Apple Q2: iPads up, iPhones down

Today’s big story for Apple revenue was once again focused on services. That’s likely to be the tale for the foreseeable future, as the company continues to pump billions into product offerings like Apple TV+.

As predicted, hardware was more of a mixed bag for the company. The iPad, a bright spot in an otherwise stagnant tablet market, also marked a key highlight for the quarter, as revenue jumped 22% year over year. Notably, the company now offers its largest range of slates, with recent quiet refreshes to the Air and Mini following last year’s big Pro update.

Revenue for Mac dipped slightly, in spite of recent refreshes to the MacBook Pro and iMac and last year’s milestone of 100 million Macs in use. Late last month, the company apologized for ongoing woes involving its MacBook keyboards.

iPhones, meanwhile, missed expectations slightly, maintaining the recent downturn in handset sales.

Last quarter was a rough one for Apple devices, as iPhone revenue dropped 15% year over year. Tim Cook attempted to soften that blow with lowered guidance, pointing specifically to a less than spectacular showing in China. That, in turn, was the result of several factors, including a slowing Chinese economy and plateauing global smartphone numbers. This quarter notably saw an iPhone price drop in China.

Yesterday’s Alphabet earnings took a similar line, as CEO Sundar Pichai noted “headwinds” in year on year sales of its Pixel device. Google is expected to follow in Apple’s footsteps with its own budget smartphone, the Pixel 3a, next week at I/O.

Many analysts have pointed to 5G as the next major factor in kickstarting phone sales for both Apple and the rest of the industry. However, all signs currently point to a 2020 arrival for a 5G iPhone — putting the device more than a year out, and well behind releases from chief competition like Samsung and Huawei.

That said, a recent deal with Qualcomm that finally ended the longtime feud between the two hardware powerhouses could hasten the arrival of the technology on the iPhone. Though it seems equally likely the company will focus on other features and will simply wait until next year, when 5G has had an opportunity for a much wider rollout.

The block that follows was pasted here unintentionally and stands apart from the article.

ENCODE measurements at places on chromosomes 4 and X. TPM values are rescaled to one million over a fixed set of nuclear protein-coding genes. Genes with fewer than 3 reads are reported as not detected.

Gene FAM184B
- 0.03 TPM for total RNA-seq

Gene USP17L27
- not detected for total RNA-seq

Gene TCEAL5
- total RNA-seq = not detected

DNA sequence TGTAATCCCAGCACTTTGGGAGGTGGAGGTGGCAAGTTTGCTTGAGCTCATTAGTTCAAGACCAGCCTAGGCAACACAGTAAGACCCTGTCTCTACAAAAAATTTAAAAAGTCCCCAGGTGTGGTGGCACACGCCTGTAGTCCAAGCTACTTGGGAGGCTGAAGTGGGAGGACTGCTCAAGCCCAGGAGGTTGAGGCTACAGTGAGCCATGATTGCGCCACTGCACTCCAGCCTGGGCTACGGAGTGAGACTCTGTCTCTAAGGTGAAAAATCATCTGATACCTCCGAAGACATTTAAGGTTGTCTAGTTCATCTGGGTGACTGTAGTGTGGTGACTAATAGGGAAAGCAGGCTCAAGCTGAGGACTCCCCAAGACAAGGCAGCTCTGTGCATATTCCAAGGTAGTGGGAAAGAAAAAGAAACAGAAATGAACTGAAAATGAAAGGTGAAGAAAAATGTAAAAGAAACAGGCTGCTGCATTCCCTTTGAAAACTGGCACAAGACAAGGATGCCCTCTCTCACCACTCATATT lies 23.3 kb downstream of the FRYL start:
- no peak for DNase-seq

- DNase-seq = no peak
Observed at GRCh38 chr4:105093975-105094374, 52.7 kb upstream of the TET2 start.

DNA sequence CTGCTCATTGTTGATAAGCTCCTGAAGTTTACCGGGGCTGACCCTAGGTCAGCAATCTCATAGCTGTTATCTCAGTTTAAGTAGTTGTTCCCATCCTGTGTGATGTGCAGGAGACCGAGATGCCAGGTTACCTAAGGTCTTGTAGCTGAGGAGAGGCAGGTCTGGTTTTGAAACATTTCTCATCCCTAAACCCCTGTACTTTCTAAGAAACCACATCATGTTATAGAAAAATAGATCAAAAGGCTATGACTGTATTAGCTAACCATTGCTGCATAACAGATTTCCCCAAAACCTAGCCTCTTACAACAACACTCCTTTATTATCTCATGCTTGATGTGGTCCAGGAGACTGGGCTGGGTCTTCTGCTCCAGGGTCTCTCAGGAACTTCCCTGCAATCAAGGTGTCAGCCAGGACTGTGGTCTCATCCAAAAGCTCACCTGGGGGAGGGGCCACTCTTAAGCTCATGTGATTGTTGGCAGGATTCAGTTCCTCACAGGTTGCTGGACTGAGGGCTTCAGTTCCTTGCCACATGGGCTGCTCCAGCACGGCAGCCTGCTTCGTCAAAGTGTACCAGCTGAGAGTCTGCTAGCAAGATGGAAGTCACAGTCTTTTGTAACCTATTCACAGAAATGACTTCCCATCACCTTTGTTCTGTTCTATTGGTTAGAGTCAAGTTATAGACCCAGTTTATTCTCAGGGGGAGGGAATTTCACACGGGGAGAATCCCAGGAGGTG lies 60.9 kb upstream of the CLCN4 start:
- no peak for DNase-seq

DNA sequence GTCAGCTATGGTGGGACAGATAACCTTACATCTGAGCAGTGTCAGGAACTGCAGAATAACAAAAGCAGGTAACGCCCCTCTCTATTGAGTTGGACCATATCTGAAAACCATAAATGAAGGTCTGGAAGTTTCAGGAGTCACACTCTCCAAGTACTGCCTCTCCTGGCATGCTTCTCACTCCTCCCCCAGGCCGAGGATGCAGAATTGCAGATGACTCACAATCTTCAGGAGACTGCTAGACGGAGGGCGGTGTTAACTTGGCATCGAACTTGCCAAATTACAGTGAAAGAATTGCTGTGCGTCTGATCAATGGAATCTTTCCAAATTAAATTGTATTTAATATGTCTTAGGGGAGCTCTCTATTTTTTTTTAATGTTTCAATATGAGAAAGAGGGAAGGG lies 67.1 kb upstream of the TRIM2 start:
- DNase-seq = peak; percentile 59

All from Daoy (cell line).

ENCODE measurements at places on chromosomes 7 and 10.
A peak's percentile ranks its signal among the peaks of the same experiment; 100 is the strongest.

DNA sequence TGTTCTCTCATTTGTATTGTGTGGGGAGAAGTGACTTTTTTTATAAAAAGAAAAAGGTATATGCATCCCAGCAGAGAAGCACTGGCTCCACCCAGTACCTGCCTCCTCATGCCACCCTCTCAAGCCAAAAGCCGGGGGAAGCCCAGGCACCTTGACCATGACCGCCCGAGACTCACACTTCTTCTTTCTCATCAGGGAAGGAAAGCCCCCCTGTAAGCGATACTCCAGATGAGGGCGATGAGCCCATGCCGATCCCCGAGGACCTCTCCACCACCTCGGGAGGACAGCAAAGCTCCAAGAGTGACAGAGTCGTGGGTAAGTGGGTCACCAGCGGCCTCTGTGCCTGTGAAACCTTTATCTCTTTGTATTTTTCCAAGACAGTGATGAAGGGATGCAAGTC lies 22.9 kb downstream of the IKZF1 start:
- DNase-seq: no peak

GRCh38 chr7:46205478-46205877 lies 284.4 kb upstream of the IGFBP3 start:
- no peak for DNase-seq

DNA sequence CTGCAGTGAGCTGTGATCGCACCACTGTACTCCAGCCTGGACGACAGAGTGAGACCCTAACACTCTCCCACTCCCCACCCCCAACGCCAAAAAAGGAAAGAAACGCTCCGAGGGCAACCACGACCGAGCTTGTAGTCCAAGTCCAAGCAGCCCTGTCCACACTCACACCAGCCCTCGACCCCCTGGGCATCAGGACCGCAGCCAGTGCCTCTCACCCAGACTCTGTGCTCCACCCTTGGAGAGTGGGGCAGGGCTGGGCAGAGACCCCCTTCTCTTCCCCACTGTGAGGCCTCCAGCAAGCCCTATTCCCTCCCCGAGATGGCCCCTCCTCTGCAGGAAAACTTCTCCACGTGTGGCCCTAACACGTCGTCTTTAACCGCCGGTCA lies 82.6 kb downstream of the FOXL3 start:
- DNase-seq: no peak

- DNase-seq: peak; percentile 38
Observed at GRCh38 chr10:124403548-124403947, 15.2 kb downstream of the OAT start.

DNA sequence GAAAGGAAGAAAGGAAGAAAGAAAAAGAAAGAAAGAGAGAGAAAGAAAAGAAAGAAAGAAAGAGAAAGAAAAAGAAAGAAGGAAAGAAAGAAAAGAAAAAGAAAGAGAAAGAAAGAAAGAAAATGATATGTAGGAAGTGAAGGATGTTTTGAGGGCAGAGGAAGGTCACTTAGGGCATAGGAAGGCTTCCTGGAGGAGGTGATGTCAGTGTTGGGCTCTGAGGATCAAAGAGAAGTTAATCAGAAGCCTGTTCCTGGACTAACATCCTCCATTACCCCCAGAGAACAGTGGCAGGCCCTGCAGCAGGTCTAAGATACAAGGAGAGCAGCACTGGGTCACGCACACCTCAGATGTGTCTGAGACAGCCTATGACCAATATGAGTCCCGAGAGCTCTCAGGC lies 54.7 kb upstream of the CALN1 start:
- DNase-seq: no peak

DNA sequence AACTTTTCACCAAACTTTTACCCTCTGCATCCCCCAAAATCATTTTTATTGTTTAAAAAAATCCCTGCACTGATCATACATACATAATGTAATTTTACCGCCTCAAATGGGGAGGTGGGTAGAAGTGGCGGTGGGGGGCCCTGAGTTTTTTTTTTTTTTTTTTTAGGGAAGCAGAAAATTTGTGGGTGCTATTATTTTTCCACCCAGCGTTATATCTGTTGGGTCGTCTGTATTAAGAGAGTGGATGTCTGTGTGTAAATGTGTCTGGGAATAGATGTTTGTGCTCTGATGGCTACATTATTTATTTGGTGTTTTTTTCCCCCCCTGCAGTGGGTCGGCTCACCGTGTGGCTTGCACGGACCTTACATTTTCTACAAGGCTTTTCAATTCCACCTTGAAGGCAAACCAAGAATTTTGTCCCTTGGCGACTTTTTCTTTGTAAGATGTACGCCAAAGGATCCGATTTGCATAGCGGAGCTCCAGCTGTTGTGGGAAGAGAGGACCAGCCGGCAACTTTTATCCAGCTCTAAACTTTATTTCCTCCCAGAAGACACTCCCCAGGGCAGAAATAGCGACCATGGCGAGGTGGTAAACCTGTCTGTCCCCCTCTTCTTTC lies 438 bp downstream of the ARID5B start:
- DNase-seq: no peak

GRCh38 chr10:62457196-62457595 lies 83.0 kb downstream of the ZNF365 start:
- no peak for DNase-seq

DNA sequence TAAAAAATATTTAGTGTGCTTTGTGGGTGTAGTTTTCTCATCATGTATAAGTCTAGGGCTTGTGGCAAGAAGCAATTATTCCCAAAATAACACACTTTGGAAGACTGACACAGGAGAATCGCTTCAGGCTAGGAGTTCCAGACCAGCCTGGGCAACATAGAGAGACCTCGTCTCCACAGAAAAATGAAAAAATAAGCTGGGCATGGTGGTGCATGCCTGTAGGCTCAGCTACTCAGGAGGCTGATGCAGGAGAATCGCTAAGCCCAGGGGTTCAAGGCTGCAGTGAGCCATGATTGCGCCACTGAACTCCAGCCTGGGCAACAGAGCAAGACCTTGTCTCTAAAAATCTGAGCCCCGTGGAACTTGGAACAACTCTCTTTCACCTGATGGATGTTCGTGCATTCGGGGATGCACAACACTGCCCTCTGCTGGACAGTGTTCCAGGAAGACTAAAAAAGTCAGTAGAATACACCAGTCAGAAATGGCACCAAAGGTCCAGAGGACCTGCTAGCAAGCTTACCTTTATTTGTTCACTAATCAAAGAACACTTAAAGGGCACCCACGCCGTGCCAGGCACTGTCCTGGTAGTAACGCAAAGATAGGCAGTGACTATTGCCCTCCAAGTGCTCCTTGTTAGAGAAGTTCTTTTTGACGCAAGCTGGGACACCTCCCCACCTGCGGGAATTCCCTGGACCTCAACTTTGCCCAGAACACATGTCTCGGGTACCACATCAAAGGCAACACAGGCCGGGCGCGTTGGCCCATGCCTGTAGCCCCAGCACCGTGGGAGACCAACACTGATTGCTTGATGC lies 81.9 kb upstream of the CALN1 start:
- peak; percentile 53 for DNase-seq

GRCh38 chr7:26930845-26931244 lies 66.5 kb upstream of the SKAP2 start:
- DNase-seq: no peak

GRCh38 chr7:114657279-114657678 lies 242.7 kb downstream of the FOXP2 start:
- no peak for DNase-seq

In a statement, Cook lauded iPads sales, while attempting to set the stage for future announcements. “Our March quarter results show the continued strength of our installed base of over 1.4 billion active devices, as we set an all-time record for Services, and the strong momentum of our Wearables, Home and Accessories category, which set a new March quarter record,” Cook said. “We delivered our strongest iPad growth in six years, and we are as excited as ever about our pipeline of innovative hardware, software and services. We’re looking forward to sharing more with developers and customers at Apple’s 30th annual Worldwide Developers Conference in June.”

Last year’s WWDC was notably devoid of any sort of hardware announcements, with most coming toward the end of the year. This year’s could be different, as the company looks to shake loose some of the hardware cobwebs. Apple TV, HomePod and other home devices seem primed for an upgrade as it continues to pump money into the services that fuel those products, along with increased competition to HomeKit from the likes of Amazon and Google.

The exact breakdown of device sales is difficult to parse, given how the company currently reports earnings. Late last year, the company announced that it would no longer be reporting iPhone sales figures. Revenue for the home and accessories categories, meanwhile, are mixed in with wearables — namely the best-selling Apple Watch.